Khamenei, never lost for a devious maneuver, began weaving between the two compulsions – American demands for more concessions to finalize the deal and demands by hardliners at home not to give way. The move he made was to throw a bone in the form of an offer to cut down on the number of centrifuges used in uranium enrichment.
Obama and Kerry hailed this as a breakthrough toward a deal, although the experts dismissed it as meaningless.
Obama propositions Netanyahu
On this basis, Obama phoned Netanyahu Monday night, Jan. 13, to ask him for Israel’s support for the evolving comprehensive nuclear accord with Iran.
In return, he offered closer US cooperation in various areas of interest to Israel, such as the Palestinian issue, if the prime minister would withhold or cool his support for US Senate sanctions legislation:
The Republican Mark Kirk and Democrat Robert Menendez seek to enact new sanctions on Iran if nuclear negotiations fail to meet their June 30 deadline for an accord.
Bob Corker, chairman of the Senate Foreign Relations Committee — supported by Republican Senators Lindsay Graham and John McCain — is pushing for legislation which does not contain sanctions but would require a Senate vote on any pact that is agreed upon in Geneva.
Netanyahu rejected Obama’s proposition.
The US President was therefore adamant in his State of the Union references to the Iranian nuclear issue: “New sanctions on Iran would all but guarantee that diplomacy fails, heightening the prospects of war.” He said.: “Between now and this spring, we have a chance to negotiate a comprehensive agreement that prevents a nuclear-armed Iran, secures America and our allies – including Israel – while avoiding yet another Middle East conflict.”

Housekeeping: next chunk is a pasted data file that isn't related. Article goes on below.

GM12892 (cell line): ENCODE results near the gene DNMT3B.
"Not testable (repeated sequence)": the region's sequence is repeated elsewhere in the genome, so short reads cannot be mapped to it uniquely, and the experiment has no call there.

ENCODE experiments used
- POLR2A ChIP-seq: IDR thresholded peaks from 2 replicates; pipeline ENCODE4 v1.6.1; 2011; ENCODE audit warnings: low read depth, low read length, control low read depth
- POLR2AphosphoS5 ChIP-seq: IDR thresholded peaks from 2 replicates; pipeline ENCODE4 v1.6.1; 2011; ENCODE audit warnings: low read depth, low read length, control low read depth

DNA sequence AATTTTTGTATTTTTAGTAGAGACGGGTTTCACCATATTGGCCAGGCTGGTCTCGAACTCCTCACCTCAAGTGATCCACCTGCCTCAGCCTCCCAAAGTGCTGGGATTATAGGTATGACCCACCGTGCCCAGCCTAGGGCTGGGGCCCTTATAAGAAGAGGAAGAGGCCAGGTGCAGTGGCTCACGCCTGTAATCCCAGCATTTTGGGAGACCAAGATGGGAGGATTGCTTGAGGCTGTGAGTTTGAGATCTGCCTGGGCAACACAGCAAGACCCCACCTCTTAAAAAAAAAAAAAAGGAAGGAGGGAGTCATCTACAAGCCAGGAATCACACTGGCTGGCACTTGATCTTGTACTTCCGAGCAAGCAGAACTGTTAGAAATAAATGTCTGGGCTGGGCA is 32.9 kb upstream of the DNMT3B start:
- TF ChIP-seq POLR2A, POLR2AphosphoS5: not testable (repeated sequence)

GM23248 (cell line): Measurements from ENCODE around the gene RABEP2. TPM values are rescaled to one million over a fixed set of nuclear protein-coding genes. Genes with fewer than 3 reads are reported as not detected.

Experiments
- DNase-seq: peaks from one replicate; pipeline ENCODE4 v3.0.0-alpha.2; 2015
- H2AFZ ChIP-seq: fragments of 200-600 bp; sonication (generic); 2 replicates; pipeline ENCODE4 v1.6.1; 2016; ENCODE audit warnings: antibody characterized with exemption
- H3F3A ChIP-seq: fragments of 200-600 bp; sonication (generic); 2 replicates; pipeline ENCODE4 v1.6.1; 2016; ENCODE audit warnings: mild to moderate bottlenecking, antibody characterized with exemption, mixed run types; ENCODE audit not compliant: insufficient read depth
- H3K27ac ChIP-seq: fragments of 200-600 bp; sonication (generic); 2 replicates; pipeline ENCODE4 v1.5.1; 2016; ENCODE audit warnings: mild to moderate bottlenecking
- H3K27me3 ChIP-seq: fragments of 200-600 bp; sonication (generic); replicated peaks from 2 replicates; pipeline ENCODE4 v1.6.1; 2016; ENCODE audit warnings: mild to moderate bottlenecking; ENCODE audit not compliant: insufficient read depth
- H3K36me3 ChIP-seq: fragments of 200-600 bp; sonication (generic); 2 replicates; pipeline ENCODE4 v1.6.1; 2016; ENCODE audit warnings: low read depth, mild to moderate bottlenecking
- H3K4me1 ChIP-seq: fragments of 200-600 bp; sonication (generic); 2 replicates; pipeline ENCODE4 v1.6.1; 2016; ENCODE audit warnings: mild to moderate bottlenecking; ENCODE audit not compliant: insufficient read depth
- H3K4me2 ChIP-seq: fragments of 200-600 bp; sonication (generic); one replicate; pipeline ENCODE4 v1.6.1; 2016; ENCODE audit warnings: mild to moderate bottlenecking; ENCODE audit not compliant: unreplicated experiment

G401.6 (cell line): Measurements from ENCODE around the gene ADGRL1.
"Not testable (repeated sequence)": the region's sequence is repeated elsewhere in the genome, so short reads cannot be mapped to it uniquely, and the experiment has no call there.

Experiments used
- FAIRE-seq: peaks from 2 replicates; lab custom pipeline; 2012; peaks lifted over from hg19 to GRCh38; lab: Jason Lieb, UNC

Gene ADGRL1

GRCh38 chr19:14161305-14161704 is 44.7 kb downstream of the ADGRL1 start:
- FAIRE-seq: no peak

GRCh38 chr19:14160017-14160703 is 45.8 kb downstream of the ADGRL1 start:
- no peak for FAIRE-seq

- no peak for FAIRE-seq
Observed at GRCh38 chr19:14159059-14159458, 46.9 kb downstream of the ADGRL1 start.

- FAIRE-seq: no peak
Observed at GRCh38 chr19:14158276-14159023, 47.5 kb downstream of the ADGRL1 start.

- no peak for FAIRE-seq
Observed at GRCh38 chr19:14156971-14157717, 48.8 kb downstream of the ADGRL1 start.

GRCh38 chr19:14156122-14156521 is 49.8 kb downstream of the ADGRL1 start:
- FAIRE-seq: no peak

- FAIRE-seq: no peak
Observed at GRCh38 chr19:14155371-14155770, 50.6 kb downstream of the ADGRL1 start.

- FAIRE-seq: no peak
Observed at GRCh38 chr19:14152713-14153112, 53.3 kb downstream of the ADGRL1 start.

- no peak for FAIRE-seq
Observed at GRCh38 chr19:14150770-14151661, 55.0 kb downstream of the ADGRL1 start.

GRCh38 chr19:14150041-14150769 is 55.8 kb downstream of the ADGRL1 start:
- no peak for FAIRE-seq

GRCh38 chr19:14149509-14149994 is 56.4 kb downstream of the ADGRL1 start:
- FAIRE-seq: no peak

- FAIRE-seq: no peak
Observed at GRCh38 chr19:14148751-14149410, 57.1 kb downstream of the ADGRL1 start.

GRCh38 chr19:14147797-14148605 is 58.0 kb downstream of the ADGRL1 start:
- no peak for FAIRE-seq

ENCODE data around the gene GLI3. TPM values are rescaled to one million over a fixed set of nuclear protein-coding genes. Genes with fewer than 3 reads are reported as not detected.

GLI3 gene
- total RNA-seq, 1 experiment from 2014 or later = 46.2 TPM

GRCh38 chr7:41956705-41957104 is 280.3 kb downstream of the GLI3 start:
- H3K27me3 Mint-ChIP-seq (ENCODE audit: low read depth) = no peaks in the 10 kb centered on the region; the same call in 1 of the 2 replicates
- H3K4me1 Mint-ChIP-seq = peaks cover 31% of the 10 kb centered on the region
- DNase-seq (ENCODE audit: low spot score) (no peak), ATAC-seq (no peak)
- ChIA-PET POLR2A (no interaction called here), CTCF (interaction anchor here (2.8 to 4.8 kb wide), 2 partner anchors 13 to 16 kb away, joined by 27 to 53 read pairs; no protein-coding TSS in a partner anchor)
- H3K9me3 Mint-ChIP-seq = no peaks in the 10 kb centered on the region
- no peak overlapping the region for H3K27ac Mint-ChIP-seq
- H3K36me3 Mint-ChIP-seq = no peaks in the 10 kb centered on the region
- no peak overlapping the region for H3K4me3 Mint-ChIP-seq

Obama did not elaborate on the parties who would take part in this hypothetical conflict, or explain why he limited himself to only two extreme scenarios – either a deal with Iran or tighter sanctions that would precipitate war.
Israel takes direct aim at Iran
It was no accident that two days before this speech, Obama had his answer from Israel. Sunday, Jan. 19, Israeli Air Force drones struck an Iranian-Hizballah military convoy near the Syrian Golan town of Quneitra. Six Iranian officers were killed, led by Gen. Mohamad Ali Allah Dadi, as well as the same number of high-ranking Hizballah operatives.
This was a dual threat: Israel would not stand by if Iranian and Hizballah forces moved into the Syrian Golan right up against its frontier. But in the wider context, Binyamin Netanyahu was signaling Obama in Washington and Khamenei in Tehran, that he no longer had any qualms about striking Iranian military targets if the two rulers failed to forge a workable, credible accord for keeping nuclear weapons out of Iranian hands.
The Israeli action added military muscle to the US Senate legislation on Iran – in the face of Obama’s reluctance to embrace tactics he believes would be disincentives for Khamenei to play ball on the ongoing multilateral nuclear diplomatic track in Geneva.
It also explains why John Boehner invited Netanyahu to address Congress on Feb. 11.
However, until then, Iran, Hizballah, Syria and even Israel may not stand idle. And the Obama administration may also decide to round up its assets in a bid to spoil the prime minister’s run for re-election on March 17.